Back in the Woods

This morning I entered the woods for a hike. Today’s trail is in a different location than the usual state park I hike. Today’s state park isn’t as big and the trail of wasn’t as strenuousbut I still left the woods with the same sense of calm I always do.
I gain something new every time I enter the woods. Sometimes it’s mental. Sometimes it’s physical. Sometimes it’s about nature. Sometimes it’s a cleansing. With each hike I go on my interest and appreciation for nature and the outdoors grows stronger and deeper. I wasn’t raised in a family that enjoyed being outdoors and I accept that. I can only be grateful that finally in my mid 40’s a synchronicity of events has led me into the woods and I can now focus on creating a lifestyle that is conducive to this. Rome wasn’t built in a day and I know that my new found interest only requires nurturing and my spare time. The woods are always there waiting for me.
I enjoy the physical challenge of hiking up an incline and feeling the sweat roll in, my heart beating faster, my gluteus muscles burning and my stiff knees cooperating with each step. Hiking is just as mental as it is physical. When I’m in the woods I often gain clarity on current situations of my life. One of my favorite things while hiking is to imagine pitching a tent, building a fire, cooking on that fire and spending the night in the woods. I’d read, I’d write, I’d reflect and as Depoche Mode says I’d, “Enjoy the Silence”. I’ve never been camping before. I’ve always enjoyed listening to my husband tell me stories of his childhood camping trips with his parents and sister. It’s something we never got around to when our kids were younger. I worked outrageous hours and even though camping was always in the back of my mind it wasn’t on my must do radar yet. It is now.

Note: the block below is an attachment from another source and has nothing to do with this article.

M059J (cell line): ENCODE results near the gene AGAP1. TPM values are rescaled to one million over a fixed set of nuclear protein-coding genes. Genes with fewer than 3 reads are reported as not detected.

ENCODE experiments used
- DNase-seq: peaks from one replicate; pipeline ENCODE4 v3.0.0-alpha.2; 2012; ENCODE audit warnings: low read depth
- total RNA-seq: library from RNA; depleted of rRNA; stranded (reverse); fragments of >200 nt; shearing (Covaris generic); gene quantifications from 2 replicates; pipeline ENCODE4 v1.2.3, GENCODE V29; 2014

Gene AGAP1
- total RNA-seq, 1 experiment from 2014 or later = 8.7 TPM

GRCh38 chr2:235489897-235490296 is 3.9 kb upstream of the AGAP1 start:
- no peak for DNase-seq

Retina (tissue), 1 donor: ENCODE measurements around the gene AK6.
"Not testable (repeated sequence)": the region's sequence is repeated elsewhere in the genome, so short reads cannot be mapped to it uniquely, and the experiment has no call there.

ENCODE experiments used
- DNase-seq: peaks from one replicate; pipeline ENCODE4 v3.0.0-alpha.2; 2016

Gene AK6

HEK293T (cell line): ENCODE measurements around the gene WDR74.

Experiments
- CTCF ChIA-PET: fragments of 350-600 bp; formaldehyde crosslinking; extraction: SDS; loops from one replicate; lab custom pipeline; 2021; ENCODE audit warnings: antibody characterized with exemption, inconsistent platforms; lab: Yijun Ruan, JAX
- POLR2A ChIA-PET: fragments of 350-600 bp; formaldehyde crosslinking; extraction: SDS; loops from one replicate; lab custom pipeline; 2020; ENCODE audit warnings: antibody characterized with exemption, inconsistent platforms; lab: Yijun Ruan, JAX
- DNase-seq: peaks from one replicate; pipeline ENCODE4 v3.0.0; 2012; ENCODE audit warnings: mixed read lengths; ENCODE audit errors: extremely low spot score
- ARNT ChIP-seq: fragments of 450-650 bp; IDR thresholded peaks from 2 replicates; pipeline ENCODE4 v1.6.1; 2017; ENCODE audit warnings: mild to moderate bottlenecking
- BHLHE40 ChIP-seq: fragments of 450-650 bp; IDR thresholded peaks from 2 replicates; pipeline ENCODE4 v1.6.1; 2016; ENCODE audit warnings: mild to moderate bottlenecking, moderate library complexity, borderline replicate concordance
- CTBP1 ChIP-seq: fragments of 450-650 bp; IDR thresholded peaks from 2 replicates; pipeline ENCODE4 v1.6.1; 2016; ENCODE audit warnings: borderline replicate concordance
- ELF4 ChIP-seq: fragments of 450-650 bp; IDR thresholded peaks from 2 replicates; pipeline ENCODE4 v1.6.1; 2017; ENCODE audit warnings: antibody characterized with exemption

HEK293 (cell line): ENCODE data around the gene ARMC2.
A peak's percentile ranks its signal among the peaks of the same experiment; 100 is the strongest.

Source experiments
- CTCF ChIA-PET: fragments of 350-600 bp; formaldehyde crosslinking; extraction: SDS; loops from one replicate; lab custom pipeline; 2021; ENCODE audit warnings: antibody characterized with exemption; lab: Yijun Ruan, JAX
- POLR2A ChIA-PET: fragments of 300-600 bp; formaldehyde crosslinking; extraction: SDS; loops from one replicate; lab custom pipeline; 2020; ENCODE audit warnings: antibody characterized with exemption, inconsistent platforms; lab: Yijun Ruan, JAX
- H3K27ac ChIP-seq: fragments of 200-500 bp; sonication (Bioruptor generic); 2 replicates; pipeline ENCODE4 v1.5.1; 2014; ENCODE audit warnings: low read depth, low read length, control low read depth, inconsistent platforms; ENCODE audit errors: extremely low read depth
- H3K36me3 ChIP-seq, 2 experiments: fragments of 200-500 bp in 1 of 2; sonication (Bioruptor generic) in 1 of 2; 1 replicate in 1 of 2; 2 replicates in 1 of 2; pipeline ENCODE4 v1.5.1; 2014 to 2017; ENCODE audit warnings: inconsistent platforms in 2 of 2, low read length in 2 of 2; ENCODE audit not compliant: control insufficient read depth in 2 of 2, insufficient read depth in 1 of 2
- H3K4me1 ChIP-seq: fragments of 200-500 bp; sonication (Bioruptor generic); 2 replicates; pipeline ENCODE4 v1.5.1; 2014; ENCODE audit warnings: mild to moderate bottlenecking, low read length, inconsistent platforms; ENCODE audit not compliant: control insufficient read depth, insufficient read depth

The trail this morning displayed a bounty of pine, birch, maple, oak, and hemlock trees. It’s a circular trail that leads hikers to three different waterfalls. I inhaled the smell of the falling water and observed the beauty of each waterfall I encountered. I also had a strong urge to strip off my clothes and enter the waterfall as naked as I was the day I was born to just sit there and let the water fall on me. I couldn’t do that though. It was mid morning and there were other hikers on the trail, including my two teenagers. My teenagers would end up traumatized for life and I’d get arrested for public nudity. 
What I did do was take off my hiking boots and socks to dip my feet into the cool water. A few years ago I watched some Carol Tuttle videos on clearing chakras and learned how to clear each one. I remembered that one way to clear the root chakra was to rub your bare feet on the earth. I did that. I’m grounded now. 

Author: jachristofersen8

Registered Nurse. Writer. Local Hiker. YL Essential Oils Educator.

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